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Frequency pollution: retrograde



>From the recent Mode B vs. Mode J postings it appears that 2m frequency pollution is declining in some parts of the world (notably Japan) while still a problem in South America.  As cellphone networks profliferate in other parts of the world I suspect 2m will become less polluted.

In the U.S. (and in other "developed") countries there is more and more pressure on the frequencies above 2GHz for wireless telephones and networking applications.  This trend is certain to continue.

With these stipulations, it would appear to me that Mode A is becoming an attractive alternative again.  A RS15-type orbit provides very good coverage, and the buy-in in terms of equipment is relatively low.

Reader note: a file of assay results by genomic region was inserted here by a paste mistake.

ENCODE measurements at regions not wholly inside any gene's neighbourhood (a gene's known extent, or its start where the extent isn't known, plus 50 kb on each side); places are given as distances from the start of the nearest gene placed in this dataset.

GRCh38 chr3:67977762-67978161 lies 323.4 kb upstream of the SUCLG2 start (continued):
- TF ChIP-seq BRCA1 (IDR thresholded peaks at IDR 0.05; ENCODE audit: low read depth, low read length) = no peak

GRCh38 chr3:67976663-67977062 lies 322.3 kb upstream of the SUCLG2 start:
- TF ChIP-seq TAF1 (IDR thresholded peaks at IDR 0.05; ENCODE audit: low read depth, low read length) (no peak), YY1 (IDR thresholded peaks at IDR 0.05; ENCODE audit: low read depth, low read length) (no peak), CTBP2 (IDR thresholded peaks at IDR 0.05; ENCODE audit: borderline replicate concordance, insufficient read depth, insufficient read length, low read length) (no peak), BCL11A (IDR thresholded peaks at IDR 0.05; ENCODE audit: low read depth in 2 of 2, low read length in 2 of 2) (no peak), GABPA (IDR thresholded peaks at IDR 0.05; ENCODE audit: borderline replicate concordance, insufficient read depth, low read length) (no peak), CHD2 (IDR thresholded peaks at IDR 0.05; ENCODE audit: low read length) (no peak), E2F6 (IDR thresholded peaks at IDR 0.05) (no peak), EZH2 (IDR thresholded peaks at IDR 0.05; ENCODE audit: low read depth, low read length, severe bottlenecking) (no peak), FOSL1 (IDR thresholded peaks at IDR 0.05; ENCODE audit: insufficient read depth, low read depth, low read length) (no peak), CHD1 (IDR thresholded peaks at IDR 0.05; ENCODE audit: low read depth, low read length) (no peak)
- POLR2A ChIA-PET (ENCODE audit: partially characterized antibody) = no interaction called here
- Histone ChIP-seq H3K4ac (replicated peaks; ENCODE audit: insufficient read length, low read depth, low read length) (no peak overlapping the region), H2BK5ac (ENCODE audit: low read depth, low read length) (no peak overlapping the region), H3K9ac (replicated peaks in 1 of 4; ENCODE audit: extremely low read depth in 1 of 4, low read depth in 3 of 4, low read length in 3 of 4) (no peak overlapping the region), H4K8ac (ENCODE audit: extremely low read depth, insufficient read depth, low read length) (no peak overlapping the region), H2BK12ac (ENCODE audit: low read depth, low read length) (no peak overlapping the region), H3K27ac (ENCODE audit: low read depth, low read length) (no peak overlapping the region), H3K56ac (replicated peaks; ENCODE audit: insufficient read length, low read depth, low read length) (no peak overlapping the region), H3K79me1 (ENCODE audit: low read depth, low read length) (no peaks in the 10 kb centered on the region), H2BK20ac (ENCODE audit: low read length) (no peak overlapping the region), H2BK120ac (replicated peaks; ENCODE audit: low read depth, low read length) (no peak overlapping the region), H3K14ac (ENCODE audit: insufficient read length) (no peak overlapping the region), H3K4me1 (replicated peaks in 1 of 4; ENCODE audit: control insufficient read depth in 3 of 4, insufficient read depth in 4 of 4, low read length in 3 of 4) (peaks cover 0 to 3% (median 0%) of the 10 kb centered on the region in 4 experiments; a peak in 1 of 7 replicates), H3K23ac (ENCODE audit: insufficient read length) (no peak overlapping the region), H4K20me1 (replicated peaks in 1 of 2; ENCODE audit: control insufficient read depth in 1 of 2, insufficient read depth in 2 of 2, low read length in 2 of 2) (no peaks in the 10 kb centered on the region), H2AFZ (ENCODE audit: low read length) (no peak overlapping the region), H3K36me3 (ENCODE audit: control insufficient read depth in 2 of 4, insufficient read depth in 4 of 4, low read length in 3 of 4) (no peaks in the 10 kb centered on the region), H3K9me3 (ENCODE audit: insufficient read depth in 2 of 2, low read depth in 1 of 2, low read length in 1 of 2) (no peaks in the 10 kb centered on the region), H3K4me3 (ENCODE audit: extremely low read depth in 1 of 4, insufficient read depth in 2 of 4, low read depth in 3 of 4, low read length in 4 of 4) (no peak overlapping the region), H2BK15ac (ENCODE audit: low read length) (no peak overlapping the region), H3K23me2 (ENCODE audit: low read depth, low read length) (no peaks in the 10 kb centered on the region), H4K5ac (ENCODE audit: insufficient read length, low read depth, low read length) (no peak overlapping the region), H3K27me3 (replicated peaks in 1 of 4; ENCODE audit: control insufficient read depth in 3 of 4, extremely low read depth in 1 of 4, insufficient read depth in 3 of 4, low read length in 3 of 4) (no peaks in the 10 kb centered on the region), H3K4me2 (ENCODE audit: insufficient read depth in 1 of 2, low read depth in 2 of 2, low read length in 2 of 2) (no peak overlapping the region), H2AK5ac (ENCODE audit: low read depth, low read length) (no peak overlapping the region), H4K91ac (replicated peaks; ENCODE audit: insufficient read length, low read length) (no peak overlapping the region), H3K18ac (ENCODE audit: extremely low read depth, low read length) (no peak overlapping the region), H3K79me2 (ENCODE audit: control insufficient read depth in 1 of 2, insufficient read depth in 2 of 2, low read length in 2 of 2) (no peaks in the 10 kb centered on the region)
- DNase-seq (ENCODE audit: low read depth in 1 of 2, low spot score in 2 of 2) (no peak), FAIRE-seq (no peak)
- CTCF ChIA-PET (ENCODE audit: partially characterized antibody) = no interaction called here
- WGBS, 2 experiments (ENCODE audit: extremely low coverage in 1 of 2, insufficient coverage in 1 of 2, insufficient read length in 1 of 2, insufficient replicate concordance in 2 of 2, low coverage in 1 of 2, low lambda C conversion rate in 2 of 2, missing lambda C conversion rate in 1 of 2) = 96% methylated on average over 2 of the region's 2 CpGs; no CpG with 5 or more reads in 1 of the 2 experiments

At the Bangor Symposium we had a presentation from some uSat people about the birds that various college programs had in the works and the uSat launcher system.  I had some good discussions with several people about a Mode A satellite consisting of two sections, each three standard cubes high, connected with a spring steel tape that would be the 10m antenna.  The 2m omni antennas would be at the opposite ends of each section.  Covering four faces of each subsection with solar cells seemed to provide a reasonable power budget, as I recall.

I know I'll probably be shot down in short order, but I wanted to put in my two cents worth.  I *liked* Mode A.  That's how I made my first sat contacts and I worked most of the states for my WAS-OSCAR on RS15.  The Mode A birds were *fun* and I miss them.

Dave Reinhart
wa6ilt@amsat.org

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